Danny Trejo is at Comic-Con this afternoon with director (and cousin) Robert Rodriguez to pump up interest in Machete, the film Fox releases in early September. But Trejo has more on his mind tonight than slinging free tacos to the geek contingent (which he is doing). Trejo is using the momentum from Machete, his recent appearance in Predators and the upcoming Spy Kids 4 to begin generating his own branded action vehicles. Might the reformed tough guy—who did hard prison time as a teenager before transforming himself into a drug counselor and finding his way accidentally into a movie career that spans nearly 200 films—be on the verge of a leading man career as the Latino Charles Bronson?
Trejo has completed his first film, the Gil Medina-directed Vengeance. Trejo self-financed that action vehicle and when he couldn’t get the deal he wanted at AFM, made a plan to give it away free to his fans for a $5 postage and handling fee. Trejo’s projects are now being handled by attorney (and former WME agent) Jeff Shumway, who is shopping a Vengeance sequel, as well as Ambition, an uplifting basketball project based around Utah Jazz star, Paul Millsap and his uncle/agent DeAngelo Simmons, and Legends, which Trejo (who plays the title nightmarish figure) describes as a Goosebumps-like scary movie with a “morality lessons.” That is also directed by Medina, Trejo’s partner. While that film caters to the youth market who knows Trejo from his role as Uncle Machete in the Spy Kids films, Trejo’s priority as a Bronson-like action hero, who is practically capable of killing with a hard stare. Despite his step up to topliner after a long career in supporting roles, Trejo seems unfazed by his changing persona. That became clear when his Heat co-star Robert De Niro showed up to the Machete set to play a supporting role as a crooked politician.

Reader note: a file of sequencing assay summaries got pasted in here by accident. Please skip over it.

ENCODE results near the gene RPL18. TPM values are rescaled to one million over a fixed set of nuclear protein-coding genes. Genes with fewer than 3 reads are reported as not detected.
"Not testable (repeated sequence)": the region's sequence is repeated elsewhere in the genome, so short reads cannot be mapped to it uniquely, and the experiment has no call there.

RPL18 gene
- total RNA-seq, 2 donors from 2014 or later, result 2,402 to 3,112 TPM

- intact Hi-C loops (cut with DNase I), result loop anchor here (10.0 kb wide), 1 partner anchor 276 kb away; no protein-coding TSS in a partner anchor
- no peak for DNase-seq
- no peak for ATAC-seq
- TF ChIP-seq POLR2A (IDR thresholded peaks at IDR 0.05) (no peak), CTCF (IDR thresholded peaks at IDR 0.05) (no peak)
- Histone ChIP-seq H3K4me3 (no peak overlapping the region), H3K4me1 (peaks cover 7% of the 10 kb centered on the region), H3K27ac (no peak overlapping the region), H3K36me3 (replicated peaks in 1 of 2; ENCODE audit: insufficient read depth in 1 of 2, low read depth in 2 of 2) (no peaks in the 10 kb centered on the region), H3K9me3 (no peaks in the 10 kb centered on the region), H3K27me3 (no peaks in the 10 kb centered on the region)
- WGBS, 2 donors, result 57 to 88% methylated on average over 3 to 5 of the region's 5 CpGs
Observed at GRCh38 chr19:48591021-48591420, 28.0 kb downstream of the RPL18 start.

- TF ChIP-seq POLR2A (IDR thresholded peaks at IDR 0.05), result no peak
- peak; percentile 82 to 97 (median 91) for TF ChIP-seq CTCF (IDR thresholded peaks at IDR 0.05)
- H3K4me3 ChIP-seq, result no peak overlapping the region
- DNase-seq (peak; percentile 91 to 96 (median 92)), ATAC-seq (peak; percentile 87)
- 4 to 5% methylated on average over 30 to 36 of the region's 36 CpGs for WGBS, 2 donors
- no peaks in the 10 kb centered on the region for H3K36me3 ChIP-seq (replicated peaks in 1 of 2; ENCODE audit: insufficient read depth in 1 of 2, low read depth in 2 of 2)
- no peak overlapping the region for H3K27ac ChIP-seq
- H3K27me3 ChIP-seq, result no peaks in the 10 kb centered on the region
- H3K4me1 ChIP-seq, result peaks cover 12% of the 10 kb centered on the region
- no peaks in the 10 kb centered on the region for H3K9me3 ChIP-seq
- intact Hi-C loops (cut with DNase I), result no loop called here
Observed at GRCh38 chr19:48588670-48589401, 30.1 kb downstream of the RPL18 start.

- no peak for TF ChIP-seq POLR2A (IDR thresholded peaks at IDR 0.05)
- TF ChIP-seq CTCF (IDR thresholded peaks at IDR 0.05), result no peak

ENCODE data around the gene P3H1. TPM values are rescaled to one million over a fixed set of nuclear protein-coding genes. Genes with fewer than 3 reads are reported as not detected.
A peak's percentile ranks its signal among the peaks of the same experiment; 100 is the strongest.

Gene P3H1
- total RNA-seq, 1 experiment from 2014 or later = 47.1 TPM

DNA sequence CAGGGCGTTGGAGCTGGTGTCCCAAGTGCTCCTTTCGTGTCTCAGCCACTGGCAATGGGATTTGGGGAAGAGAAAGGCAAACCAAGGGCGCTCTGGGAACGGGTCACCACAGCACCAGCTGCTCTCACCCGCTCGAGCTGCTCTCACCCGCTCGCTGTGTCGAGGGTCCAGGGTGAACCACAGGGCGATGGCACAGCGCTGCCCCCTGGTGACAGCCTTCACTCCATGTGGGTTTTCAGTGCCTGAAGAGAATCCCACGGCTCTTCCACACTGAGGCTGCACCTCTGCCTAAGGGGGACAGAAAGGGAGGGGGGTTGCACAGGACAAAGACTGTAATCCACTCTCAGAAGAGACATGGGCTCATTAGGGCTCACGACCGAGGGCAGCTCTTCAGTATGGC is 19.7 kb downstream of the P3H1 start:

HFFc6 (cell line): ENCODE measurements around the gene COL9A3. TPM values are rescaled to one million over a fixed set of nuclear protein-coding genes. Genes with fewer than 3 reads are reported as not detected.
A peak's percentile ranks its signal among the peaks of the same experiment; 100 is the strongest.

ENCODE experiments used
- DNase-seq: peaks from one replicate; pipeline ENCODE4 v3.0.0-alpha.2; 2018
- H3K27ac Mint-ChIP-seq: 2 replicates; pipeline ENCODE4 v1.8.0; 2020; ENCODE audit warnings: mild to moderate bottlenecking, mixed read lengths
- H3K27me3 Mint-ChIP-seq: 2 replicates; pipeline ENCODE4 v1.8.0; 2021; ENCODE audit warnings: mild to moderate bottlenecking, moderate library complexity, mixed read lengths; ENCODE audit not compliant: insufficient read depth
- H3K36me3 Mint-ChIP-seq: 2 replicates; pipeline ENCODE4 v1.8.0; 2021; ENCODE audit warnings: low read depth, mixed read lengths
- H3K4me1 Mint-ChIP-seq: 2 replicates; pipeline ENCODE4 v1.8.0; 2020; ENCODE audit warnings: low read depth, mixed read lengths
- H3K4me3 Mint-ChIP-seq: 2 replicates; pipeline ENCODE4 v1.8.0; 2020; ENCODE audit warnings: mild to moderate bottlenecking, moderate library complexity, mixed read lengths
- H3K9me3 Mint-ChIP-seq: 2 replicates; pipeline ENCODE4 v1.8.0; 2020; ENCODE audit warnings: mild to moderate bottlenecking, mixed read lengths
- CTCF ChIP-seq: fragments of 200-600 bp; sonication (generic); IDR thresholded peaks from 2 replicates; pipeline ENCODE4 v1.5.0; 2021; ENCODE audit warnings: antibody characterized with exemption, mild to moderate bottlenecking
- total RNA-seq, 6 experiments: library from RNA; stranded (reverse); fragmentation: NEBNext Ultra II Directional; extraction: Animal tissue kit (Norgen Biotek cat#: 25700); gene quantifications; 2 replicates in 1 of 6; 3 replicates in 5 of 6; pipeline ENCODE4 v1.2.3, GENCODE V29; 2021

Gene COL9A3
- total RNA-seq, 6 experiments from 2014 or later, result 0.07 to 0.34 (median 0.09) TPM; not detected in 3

Said Trejo: “When Robert came on the set, he congratulated me, he said, you’re the star here, you’ve really made it, you’re number one, and I looked at him and said, can I get you some coffee, Mr. De Niro? Nothing’s changed. It’s just better jobs with more scenes, and not having to chase jobs when you create them yourself.“ As for Vengeance, Trejo promises he leaves behind a lot of corpses. “The body count is high, I believe I kill everyone in the film who breaks the law, even a little bit,” he told me.
Here is a look at Vengeance: